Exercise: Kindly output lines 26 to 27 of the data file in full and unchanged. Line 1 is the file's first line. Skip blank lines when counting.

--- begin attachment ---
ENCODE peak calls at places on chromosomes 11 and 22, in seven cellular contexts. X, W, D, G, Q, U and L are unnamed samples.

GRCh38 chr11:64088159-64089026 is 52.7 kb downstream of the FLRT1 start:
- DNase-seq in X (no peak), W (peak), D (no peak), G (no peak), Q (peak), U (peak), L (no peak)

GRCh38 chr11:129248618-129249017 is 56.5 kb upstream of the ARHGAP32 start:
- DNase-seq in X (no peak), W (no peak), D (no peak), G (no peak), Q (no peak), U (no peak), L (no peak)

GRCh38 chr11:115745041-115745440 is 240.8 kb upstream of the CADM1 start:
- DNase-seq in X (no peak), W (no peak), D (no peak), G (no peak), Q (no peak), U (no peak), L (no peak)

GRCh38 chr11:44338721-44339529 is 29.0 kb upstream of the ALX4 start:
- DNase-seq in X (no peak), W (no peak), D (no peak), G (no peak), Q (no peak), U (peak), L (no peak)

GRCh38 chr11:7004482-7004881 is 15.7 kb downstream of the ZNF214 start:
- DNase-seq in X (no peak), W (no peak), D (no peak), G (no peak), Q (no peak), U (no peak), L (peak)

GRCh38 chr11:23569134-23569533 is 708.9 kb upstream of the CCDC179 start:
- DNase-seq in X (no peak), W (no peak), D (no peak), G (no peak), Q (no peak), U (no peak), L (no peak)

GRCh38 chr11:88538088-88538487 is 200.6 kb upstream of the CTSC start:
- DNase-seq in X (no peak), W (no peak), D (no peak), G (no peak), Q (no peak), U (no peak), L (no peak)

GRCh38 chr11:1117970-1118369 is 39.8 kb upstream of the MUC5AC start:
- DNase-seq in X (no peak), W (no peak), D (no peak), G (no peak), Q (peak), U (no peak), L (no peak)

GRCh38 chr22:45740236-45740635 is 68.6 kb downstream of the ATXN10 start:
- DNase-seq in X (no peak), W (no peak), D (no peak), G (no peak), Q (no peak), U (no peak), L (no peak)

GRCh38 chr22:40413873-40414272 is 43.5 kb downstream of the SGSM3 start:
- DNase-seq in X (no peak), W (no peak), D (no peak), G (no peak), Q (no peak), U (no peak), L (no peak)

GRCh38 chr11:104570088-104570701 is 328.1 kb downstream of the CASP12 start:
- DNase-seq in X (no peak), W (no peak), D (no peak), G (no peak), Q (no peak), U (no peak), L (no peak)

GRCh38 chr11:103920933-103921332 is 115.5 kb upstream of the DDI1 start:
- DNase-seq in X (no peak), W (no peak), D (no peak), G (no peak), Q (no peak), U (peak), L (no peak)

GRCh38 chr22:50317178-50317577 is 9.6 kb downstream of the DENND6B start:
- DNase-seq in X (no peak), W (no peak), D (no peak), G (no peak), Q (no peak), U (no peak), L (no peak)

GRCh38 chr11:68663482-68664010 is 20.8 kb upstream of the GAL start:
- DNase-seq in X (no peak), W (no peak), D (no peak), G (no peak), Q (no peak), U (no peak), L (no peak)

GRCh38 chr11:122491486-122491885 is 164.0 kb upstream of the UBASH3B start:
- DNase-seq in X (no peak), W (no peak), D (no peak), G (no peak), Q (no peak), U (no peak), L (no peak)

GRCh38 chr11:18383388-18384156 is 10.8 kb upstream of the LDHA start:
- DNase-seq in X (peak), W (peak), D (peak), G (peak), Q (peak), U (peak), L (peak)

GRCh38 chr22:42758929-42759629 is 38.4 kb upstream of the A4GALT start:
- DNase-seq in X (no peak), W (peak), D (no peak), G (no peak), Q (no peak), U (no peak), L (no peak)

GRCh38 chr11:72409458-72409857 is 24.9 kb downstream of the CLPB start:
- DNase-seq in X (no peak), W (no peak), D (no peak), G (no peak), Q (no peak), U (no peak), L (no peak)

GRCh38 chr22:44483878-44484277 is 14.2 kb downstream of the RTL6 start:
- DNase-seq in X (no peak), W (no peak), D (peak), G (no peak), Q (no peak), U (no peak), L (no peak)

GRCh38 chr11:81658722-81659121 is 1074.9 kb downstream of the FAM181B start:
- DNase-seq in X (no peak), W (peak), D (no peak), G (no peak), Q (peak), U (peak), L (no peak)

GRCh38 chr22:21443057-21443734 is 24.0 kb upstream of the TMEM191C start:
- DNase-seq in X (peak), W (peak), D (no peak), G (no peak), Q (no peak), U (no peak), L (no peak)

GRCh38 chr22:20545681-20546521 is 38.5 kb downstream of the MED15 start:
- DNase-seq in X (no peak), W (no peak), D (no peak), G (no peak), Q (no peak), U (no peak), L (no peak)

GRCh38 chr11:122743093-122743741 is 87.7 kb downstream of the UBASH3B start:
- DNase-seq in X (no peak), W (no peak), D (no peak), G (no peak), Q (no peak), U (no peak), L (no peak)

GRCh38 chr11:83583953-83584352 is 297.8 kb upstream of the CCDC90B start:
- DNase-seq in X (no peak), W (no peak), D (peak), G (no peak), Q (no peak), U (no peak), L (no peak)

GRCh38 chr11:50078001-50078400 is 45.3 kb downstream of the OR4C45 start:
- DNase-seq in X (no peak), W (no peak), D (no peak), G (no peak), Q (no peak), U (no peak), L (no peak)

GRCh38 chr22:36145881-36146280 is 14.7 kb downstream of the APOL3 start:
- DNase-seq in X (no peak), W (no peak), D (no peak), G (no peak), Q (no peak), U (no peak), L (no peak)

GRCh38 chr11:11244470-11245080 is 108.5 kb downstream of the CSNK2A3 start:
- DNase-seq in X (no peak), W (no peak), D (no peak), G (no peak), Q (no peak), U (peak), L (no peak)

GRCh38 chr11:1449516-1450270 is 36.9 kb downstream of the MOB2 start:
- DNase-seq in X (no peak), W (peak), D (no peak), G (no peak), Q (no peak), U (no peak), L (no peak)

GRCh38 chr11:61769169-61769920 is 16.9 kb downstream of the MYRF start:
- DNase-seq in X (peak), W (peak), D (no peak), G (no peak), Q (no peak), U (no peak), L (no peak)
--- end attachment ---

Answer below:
GRCh38 chr22:50317178-50317577 is 9.6 kb downstream of the DENND6B start:
- DNase-seq in X (no peak), W (no peak), D (no peak), G (no peak), Q (no peak), U (no peak), L (no peak)